Benchmark Results: 3DMark And PCMark
Because our real-world benchmarks are based on proprietary applications that many folks don't have, we provide 3DMark and PCMark results primarily as a service to readers who would like to compare our data to their own machines.
Scoring nearly twice as high as Don Woligroski's $1,000 PC, results like these in real-world testing would give my $2,000 machine a fighting chance in the value race (which is just as much about pricing as it is about going fast). On the other hand, Paul’s $500 machine scores far closer to the $1,000 build than its low price would indicate.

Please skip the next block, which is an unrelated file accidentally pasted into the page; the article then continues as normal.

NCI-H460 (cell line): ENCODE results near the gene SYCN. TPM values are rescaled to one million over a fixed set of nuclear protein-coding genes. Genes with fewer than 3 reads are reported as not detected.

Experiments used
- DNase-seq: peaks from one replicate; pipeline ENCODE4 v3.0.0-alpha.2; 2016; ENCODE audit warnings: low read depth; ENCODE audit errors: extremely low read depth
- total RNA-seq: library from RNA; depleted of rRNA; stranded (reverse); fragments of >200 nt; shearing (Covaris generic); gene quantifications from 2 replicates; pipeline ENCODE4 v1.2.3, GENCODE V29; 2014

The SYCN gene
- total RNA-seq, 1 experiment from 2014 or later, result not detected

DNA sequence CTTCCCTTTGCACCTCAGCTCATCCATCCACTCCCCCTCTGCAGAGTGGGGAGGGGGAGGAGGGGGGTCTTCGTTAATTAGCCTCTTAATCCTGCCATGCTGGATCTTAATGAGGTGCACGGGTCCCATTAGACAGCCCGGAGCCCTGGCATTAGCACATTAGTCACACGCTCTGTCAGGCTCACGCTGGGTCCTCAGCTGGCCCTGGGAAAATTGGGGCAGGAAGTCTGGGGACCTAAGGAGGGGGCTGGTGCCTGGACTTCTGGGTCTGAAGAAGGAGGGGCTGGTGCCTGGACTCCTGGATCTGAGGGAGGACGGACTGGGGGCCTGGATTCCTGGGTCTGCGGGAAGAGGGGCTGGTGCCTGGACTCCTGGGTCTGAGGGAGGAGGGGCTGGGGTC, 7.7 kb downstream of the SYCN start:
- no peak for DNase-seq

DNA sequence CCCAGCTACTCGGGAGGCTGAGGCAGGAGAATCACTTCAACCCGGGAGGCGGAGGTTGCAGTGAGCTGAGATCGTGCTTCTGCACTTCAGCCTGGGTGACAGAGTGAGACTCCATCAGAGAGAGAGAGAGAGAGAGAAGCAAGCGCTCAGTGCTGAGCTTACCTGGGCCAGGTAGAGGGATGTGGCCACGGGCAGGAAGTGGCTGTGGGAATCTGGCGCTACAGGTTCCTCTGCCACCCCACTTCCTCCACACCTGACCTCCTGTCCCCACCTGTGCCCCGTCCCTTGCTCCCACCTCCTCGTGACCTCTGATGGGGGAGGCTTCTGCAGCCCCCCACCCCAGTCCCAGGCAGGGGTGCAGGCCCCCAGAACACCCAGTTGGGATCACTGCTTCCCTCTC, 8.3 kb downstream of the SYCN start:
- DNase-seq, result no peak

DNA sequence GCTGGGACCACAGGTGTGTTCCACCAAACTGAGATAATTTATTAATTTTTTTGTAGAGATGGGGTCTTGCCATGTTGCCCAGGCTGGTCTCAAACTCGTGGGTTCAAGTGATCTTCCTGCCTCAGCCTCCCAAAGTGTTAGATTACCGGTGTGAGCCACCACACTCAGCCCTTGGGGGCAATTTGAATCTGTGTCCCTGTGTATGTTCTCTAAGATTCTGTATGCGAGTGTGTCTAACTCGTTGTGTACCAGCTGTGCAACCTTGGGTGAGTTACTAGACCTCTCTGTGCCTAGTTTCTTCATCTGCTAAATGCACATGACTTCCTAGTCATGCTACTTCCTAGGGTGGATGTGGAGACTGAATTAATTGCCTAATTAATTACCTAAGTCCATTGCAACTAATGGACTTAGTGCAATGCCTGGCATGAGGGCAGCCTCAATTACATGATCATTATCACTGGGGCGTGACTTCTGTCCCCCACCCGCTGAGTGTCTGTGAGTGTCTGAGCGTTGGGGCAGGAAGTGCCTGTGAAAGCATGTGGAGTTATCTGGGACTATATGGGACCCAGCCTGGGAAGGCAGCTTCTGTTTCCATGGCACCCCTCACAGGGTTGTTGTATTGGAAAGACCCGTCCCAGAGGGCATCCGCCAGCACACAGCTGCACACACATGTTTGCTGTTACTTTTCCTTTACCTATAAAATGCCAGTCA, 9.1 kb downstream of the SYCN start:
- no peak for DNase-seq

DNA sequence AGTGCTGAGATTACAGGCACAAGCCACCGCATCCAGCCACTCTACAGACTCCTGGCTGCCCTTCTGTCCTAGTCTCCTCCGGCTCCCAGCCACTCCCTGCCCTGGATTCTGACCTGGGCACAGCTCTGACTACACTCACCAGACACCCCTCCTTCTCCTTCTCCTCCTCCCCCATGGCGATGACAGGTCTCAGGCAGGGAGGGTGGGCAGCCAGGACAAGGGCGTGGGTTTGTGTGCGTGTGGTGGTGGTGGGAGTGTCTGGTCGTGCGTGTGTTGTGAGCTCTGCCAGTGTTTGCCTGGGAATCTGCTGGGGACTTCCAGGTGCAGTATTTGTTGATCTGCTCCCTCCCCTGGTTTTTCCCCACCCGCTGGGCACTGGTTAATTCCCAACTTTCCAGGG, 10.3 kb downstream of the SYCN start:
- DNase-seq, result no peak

PCMark places an inordinate emphasis on storage performance. This is the only metric where Don is able to cheat, so to speak, since his SSD is too small to hold our test suite.
Our secondary use of PCMark is as a measure of synthesized real-world drive performance. Its storage tests represent the data access patterns of several real-world uses, and we chose the three most pertinent results as the basis for the disk performance portion of our overall performance score. As a competitor in this competition, I’ll repeat my objection to Don’s drive being too small to fit our entire test suite (in the real world, you wouldn't be able to get all of these apps installed on a 60 GB drive). But, since drive performance is only 10% of overall scoring, I'm still going to let his system slide in those calculations.